This post was originally published on July 22, 2011.
Recently I have had to face the potential death of one, and possibly two beloved family members. Both are still alive; however, both are also nearing the end of their life cycles, which, I am happy to say, have lasted nearly a century.
While all involved are well aware that...
the time for this couple is near, the knowledge that they have lived long and fruitful lives has not eased the pain that they will soon be parting from this world.
The end of something we know and love is usually not welcomed news, even when we understand the reasons why it must come to an end. Of course, we recognize that such changes are a natural part of life, since, as they say, “change is constant”, but that doesn’t make it any easier when the time comes to part with what we love. When change requires saying goodbye to what we hold dear, whether it’s people, a job, a relationship, certain responsibilities or routines, grieving will almost always appear. When we take time to let ourselves grieve, to feel the loss and the associated emotions, rather than to ignore them and hope they go away, our ability to appreciate what we had, yet to also move on with a positive outlook, is much more likely.
When we take time to let ourselves grieve, to feel the loss and the associated emotions, rather than to ignore them and hope they go away, our ability to appreciate what we had, yet to also move on with a positive outlook, is much more likely.
It is during these times of unwanted loss that we tend to block the intense feelings and emotions that accompany such experiences. They’re often quite painful, and they’re not very fun to go through. That being said, time and again I’ve witnessed the eruption of those who refuse to allow the grieving process to progress.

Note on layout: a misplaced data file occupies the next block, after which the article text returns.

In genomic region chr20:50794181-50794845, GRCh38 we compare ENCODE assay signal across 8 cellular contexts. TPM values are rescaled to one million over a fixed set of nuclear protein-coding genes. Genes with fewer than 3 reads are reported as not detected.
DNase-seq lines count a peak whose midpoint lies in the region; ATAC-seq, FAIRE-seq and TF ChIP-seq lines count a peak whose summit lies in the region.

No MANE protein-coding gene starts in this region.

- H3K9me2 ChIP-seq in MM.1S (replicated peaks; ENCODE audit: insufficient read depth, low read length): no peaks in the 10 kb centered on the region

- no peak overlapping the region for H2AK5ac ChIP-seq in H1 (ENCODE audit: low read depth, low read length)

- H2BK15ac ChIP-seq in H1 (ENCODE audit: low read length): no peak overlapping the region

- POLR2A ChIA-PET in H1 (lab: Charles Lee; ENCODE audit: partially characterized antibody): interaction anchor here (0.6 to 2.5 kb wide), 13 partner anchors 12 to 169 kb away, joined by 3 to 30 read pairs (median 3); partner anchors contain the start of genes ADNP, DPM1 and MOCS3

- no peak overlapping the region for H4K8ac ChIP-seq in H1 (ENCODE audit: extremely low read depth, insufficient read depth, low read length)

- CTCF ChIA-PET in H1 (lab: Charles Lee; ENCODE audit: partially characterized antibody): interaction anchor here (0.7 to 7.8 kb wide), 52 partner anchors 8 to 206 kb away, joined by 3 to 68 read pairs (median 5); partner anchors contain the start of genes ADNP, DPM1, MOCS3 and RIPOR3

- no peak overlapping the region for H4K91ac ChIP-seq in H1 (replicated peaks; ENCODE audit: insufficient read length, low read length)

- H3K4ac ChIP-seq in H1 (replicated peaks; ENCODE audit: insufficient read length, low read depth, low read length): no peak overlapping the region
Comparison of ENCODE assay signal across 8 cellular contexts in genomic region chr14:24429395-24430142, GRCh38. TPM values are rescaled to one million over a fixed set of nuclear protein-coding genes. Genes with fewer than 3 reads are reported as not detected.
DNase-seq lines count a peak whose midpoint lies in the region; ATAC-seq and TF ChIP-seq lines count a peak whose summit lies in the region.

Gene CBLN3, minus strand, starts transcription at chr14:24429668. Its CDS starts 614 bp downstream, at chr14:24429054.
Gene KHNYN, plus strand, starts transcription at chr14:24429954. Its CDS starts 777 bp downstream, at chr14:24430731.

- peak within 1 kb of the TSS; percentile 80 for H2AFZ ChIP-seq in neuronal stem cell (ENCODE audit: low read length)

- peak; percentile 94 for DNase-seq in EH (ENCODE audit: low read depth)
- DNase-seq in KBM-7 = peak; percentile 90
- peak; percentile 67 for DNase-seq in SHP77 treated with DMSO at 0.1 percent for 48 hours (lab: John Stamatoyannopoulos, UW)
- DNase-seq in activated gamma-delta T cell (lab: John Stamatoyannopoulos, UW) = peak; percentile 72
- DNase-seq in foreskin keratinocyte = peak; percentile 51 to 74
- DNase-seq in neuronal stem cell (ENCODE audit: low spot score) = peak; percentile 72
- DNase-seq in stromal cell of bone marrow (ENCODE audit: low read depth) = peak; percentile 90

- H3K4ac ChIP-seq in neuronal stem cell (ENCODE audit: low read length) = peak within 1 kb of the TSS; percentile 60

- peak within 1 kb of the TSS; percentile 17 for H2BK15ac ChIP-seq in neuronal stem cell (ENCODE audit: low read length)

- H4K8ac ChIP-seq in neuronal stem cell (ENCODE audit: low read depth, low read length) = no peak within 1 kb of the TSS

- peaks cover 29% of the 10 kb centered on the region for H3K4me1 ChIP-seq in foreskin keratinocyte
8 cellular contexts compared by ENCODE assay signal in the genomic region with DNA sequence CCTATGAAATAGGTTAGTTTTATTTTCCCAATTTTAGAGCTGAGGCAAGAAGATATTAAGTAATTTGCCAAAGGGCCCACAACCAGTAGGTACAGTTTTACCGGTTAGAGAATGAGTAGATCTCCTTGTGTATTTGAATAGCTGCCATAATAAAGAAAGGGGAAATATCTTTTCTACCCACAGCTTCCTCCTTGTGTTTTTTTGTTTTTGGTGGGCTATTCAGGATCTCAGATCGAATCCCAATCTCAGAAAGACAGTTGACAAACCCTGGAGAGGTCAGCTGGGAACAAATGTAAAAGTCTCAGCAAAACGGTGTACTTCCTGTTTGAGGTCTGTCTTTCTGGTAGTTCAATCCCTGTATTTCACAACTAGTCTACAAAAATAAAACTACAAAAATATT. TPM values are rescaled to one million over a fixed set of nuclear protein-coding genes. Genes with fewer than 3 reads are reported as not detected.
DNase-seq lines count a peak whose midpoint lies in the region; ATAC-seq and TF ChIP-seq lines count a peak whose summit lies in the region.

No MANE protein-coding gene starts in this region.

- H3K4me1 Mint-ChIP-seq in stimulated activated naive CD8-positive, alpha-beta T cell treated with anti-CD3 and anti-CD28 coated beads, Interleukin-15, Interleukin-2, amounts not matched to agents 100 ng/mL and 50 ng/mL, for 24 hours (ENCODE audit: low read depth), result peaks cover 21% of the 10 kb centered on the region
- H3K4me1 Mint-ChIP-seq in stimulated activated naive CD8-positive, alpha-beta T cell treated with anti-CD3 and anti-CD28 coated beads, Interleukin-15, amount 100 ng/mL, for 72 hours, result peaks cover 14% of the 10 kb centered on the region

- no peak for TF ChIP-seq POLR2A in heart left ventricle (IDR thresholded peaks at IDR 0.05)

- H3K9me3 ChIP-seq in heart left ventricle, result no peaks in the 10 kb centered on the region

What the people I’ve observed don’t seem to realize is how their emotions show themselves in unexpected ways, which are usually counter productive. Sudden eruptions of anger, blame, fear, panic, depression are just a few examples. Some times people isolate themselves from others; other times, they feel so overwhelmed that they are unable to think clearly, or perform routine tasks that once came easily.
These individuals may become upset with themselves, wondering why they can’t adjust, why they can’t just get over it and move on. It can be a very difficult period for people going through this level of adjustment, and it takes time and a lot of introspection.
Take a look at this animated depiction of the grieving process (it’s presented in a humorous light - from Robot Chicken).
It is my belief that this process can be accelerated and smoother the more open and aware we are to what we’re going through, and it can be hindered the more we resist and try to prevent the process from following its natural course, or when we try to push ourselves through it too quickly.
Author Mitch Albom wrote, “All endings are also beginnings. We just don't know it at the time.” Sometimes it’s hard to see the sun beyond the fog, but once the fog burns away we find ourselves in a different light; the birth of a new day, a new chapter in our lives. If we stop our car when driving through the fog, it will likely take longer to see the light than it would if we consciously moved ahead at a cautious pace. If we move too quickly, without paying attention to our inner voice telling us to “slow down!”, we might lose our direction or crash.
While it might not seem like it, change offers new opportunities for learning and growth. It might not be easy, but taking the time to grieve what you have loved and lost, and to truly appreciate the impact those people or experiences have had on your life, helps to burn away the fog created by living in the past, allowing a new sunny day to emerge.
Write something about yourself. No need to be fancy, just an overview.